The UK housing market continued to show signs of a slowdown in June and property surveyors expect activity to remain subdued as higher borrowing costs hit new buyer enquiries.
According to new data released this morning by the Royal Institution of Chartered Surveyors (RICS), a net balance of -45 in a poll of its members reported a fall in new buyer enquiries last month, down from the -20 in May.
June’s reading – which represents the difference in percentage points between members seeing rises and falls in new buyer enquiries – was the most negative figure since a -51 in October last year in the aftermath of former prime minister Liz Truss’s disastrous mini-budget.
There are fewer buyers actively looking to purchase property owed to surging mortgage rates, and this is driving down house prices.
Simon Rubinsohn, chief economist at RICS, said activity levels were likely to remain subdued in this environment.
He commented: “The latest increase in interest rates and the impact this has already had on mortgage rates is clearly visible in the key RICS metrics regarding buyer enquiries, sales and prices which have all retreated over the past month.
“Inevitably in this environment, activity levels are likely to remain relatively subdued. However, an important message coming back from RICS agents is around ensuring prices are set with an eye on the market conditions of today, rather than the recent past; when this is done, sales are taking place.
“It is also worth bearing in mind that house prices are only very modestly down on their recent highs and well above where they stood prior to the onset of the pandemic.
“Further declines are possible but need to be seen in the context of the previous strength in the market. Additional questions included in the latest survey also provide some support for the notion that, on balance, properties with better energy efficiency credentials are holding their value better than some others”.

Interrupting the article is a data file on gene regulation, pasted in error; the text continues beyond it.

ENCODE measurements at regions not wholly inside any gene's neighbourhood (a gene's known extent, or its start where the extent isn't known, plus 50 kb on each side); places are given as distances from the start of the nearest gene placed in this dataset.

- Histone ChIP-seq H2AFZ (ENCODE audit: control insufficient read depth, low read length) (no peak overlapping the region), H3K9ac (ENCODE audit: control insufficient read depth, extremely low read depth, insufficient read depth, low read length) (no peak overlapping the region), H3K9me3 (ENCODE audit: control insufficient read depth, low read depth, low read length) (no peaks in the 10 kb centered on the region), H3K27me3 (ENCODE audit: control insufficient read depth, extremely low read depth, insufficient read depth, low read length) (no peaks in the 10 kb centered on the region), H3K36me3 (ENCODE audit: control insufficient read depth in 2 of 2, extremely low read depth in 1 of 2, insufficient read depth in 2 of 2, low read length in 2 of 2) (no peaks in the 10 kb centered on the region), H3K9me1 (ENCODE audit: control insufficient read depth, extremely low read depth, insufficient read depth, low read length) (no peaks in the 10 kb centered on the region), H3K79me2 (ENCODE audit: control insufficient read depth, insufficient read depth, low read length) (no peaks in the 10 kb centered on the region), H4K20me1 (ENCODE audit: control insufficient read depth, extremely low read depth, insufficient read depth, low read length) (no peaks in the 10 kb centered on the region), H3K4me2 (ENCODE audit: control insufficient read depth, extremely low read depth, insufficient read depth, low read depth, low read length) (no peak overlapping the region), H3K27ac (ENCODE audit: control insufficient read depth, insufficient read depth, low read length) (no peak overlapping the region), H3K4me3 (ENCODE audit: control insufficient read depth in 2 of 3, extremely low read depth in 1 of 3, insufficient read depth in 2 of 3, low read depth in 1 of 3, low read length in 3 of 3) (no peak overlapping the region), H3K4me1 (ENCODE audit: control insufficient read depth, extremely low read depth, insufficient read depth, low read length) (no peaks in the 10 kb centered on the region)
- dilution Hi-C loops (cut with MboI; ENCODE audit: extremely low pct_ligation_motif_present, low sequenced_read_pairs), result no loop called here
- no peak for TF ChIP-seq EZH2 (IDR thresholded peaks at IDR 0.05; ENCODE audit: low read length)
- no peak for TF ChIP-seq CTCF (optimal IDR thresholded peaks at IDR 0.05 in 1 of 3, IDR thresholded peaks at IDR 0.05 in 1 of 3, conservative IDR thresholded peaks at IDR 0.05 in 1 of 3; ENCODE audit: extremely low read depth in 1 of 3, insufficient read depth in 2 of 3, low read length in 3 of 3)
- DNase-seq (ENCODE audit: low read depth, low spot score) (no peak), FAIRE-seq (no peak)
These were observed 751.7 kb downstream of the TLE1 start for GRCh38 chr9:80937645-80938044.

Also reflecting on the data, Chris Druce, senior research analyst at Knight Frank, said: “June’s RICS survey shows that buyers were left shaken after lenders pushed up borrowing costs further in anticipation of the Bank of England hiking the base rate to 5%.
“Buyer numbers and agreed sales were down month on month, and expectations for pricing remain negative. While deals continue to be struck, buyers are clearly nervous and extremely price sensitive.
“More pain will enter the system in the coming months as another tranche of fixed-term mortgages are renewed at higher rates, and we can expect downwards pressure on pricing. Sentiment is ultimately unlikely to improve until we have surety about how high borrowing costs will go.
“However, when we do, demand could prove more resilient than expected given the cushioning effect of strong wage growth, record levels of housing equity, amassed lockdown savings, the availability of longer mortgage terms and forbearance from lenders.”
Daily news email from EYE
Enter your email below to receive the latest news each morning direct to your inbox.